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Optimise Images:

How To Optimise Your
Images For Search Engines

Over 45% of visitors admit that if an e-commerce site loads slower than expected, they're less likely to make a purchase.

If you didn’t know already, a quick way to improve your website’s speed is to optimise your images.

Loading times have been widely discussed, and Google is very clear that it prefers blogs and websites that load quickly.

Images are essential to any website. You can use them to showcase your brand, add a sense of personality, and tell your target audience the story behind your business or blog post.

Nevertheless, images are one of the biggest factors that can make your web pages load slowly.

In this post, we will show you all the steps you need to take to optimise your images, as well as some extra information to get you started.

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What does image optimisation mean?

Optimising images is the process of making them look good on desktops and mobile devices. It works by using compression technology, such as lossy and lossless, to reduce the file size without compromising the image quality.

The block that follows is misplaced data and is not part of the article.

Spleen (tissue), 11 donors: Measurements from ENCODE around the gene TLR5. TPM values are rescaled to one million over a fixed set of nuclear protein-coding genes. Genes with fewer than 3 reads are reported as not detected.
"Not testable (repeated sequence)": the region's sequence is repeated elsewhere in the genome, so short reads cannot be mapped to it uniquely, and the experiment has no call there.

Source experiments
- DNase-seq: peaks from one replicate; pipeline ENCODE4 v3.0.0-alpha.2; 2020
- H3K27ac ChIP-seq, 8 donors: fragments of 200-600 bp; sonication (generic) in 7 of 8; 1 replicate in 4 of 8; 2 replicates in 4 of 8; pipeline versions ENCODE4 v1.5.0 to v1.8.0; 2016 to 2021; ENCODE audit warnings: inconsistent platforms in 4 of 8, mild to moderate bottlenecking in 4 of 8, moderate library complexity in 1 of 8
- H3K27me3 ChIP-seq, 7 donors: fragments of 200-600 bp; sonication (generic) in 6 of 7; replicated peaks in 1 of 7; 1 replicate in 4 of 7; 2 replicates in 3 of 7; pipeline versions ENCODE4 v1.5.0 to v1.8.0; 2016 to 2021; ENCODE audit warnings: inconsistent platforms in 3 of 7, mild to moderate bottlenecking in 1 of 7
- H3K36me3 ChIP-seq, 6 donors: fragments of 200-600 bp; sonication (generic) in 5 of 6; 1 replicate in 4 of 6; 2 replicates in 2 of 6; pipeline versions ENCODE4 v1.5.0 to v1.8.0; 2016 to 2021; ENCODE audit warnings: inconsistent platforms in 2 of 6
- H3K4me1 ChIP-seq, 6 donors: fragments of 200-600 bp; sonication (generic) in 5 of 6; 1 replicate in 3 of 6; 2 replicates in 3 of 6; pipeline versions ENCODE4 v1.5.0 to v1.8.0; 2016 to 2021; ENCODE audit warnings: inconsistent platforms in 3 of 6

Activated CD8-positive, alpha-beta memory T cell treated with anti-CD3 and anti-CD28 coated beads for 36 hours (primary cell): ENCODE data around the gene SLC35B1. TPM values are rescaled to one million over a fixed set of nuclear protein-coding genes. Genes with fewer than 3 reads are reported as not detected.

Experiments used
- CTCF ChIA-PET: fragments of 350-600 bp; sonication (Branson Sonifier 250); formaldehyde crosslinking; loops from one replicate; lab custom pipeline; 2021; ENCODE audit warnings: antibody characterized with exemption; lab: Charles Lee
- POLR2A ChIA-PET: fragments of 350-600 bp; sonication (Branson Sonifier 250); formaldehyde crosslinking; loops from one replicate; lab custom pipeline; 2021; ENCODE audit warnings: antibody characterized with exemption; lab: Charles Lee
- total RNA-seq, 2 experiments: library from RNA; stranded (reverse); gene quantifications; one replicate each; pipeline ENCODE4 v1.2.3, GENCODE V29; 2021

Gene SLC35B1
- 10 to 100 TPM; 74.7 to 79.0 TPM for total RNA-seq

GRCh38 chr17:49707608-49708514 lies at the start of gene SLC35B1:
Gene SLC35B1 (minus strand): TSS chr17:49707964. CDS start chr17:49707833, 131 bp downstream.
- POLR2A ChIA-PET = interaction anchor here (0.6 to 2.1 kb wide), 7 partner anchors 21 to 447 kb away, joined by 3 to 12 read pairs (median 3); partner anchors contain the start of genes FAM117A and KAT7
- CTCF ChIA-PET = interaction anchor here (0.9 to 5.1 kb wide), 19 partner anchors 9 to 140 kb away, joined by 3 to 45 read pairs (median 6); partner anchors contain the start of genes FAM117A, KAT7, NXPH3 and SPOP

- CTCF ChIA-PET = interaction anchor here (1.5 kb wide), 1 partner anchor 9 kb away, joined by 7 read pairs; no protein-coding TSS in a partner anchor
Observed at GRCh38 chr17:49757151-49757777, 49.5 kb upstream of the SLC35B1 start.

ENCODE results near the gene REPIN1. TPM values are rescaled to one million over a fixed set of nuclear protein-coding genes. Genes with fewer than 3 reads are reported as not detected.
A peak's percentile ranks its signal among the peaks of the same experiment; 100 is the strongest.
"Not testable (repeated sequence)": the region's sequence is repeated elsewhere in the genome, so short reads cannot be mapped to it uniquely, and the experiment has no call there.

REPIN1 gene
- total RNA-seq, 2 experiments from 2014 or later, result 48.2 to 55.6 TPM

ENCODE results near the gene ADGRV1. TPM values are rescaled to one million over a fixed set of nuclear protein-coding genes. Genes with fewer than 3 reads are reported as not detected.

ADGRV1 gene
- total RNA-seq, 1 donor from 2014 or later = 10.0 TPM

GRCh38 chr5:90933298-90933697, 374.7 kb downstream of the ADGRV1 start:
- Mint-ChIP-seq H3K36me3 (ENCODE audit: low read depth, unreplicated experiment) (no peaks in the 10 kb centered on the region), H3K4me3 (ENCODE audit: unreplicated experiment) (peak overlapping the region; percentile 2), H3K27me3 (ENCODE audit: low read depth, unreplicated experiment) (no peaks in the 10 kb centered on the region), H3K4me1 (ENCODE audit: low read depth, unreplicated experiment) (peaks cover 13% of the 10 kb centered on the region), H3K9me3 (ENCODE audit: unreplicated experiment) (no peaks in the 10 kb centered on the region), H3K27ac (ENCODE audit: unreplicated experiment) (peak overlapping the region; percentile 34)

Why is it important to optimise images?

Improves the speed of your website
Provides a better browsing experience
Enhances the search performance

Steps to optimise your images for search engines

Firstly, you should check what images Google has already indexed from your site. Go to Google’s Image Search and type in the search box. All the images from your site will appear in Google’s index.

Your goal is to find out whether your images are being crawled and if they have a chance to rank in search results.

Alternatively, you can search for particular types of images by adding a keyword.

After you know what images Google is indexing, here’s how you can optimise your images:

1. Name your image with keywords

If you have a picture of a fluffy cat on your site, then you should name the image fluffy-cat.jpg. Put dashes between the keywords in the file name, so it makes sense and it’s easily recognised.

2. Make sure the image format is searchable by Google

As far as Google is concerned, only JPEG, GIF, PNG, BMP, and SVG are considered images, as well as newer formats such as JPEG-XR and WebP. We recommend that you use either JPEG, GIF or PNG for optimum optimisation. Most commonly used is the JPEG format, which allows for smaller file sizes.

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3. ALT tags should be used effectively

By adding descriptive text to the “alternative text” field for the images on your website, you are telling search engines more about your picture, which will help you rank better in the search results. Your ALT tag should contain the key phrase you are optimising your page for, and this is good for both search engines as well as your users. Additionally, this text will indicate when there are issues with image rendering on the site, as well as for screen readers for users who are blind – so it’s essential to include. As part of the image information in HTML on your website, the ALT tag appears just like it does in the image below.